Councillors have approved the spending of more than £700,000 on providing hundreds of extra free childcare places for eligible families.
Most of the funding for the project – which will see an expansion in care available to two-year-olds – comes in the form of a £500,000 Government grant, with the remainder from council funds.
The eligibility criteria included two-year-olds who were in the care of Darlington Borough Council in County Durham, those who qualify for free school meals and families receiving working tax credits, with annual gross earnings of no more than £16,190 a year.
Children with special educational needs also qualify.
The Department for Education (DfE) has set the council a target of providing 634 places by September, more than doubling the number of places previously available.
A mapping exercise highlighted ‘hot spots’ within the borough where the number of eligible two-year-olds far exceeds the number of childcare places on offer.
They include the Eastbourne, Lascelles, Park East, North Road and Pierremont wards.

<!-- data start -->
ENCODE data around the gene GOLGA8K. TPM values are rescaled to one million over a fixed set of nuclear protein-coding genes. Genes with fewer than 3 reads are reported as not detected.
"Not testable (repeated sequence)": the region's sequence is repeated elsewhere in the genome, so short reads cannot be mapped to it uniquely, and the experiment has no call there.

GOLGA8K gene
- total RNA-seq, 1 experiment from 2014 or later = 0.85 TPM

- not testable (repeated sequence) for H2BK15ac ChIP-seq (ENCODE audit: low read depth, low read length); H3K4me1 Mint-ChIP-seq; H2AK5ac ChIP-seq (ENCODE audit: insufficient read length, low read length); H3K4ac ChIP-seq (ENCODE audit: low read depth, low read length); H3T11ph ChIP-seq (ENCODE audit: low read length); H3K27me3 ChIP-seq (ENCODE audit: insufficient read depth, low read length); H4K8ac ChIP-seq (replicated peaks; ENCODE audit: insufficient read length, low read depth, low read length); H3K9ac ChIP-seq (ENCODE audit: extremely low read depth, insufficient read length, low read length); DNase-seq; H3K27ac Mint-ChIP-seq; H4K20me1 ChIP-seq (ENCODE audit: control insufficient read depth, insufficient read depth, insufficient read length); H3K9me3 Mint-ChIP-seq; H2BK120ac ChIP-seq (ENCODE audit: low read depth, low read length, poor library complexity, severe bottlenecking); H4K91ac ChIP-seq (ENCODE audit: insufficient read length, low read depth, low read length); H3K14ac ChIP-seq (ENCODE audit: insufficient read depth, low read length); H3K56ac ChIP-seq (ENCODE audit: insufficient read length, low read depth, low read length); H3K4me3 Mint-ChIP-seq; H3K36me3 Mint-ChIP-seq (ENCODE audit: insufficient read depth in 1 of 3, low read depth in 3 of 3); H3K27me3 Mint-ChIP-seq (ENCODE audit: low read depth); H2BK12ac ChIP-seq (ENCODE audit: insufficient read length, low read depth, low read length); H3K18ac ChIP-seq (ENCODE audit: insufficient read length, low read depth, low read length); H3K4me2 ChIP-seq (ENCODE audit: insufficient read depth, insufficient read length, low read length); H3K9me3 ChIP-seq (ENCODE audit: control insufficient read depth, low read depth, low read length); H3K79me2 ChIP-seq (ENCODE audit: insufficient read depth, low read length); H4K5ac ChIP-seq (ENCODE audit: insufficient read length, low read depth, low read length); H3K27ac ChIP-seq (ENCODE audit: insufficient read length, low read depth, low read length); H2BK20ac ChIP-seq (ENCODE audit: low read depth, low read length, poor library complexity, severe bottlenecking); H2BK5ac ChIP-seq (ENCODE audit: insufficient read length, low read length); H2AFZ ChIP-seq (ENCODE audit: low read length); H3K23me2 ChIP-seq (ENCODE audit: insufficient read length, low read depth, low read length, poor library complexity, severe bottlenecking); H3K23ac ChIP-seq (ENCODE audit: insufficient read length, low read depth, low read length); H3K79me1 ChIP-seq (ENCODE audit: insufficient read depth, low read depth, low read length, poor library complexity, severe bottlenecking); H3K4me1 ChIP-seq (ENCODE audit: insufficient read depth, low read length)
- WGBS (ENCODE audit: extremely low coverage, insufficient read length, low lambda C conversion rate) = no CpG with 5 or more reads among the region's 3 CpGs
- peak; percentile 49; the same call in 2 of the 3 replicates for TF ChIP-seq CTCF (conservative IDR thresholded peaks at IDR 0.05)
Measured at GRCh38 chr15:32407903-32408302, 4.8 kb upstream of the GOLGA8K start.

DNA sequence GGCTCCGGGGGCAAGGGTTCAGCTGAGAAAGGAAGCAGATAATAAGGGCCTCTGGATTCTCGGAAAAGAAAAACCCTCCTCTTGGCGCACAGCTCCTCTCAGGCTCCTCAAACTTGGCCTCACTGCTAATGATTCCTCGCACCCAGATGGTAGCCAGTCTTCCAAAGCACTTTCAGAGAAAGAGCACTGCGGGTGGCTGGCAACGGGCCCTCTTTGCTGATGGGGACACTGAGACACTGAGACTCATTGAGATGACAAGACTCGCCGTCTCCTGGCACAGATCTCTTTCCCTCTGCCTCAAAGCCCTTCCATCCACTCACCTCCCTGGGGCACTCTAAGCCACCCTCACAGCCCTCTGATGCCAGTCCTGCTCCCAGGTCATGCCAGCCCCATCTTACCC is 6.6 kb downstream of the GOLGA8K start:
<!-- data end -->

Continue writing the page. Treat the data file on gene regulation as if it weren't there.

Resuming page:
The expansion of free childcare in Darlington comes against a backdrop of a sharp increase in the number of eligible children.
A headcount taken at the start of the last academic year showed the number of eligible two-year-olds accessing a place had more than doubled from 80 to 187. By spring, the figure had increased to 213 children.
Councillor Cyndi Hughes, cabinet member for children and young people, said: “Every parent knows that good quality childcare can give their child a valuable head start, even before their little one starts school.
“I believe that no child should miss out on this chance just because of which part of the borough they live in or how much their parents earn.
“For this reason, even more places are being made available for eligible two-year- olds to take up this incredibly important opportunity.”
The DfE recently announced that the eligibility criteria would be expanded for the coming academic year, to include two-year-olds on disability living allowance and those who have been adopted.
Since September last year, local authorities have had a legal obligation to provide free early education to disadvantaged children.
The project received unanimous backing at a recent meeting of the council’s cabinet.
A report prepared for members said that existing childcare providers will be encouraged to be part of the extended scheme.
Increased capacity for the academic year starting in September would need to be met by schools, new child-minders and the small number of private day nurseriesand playgroups that may be able to accommodate a slight increase in capacity.
The onus is on parents to show their child’s entitlement.
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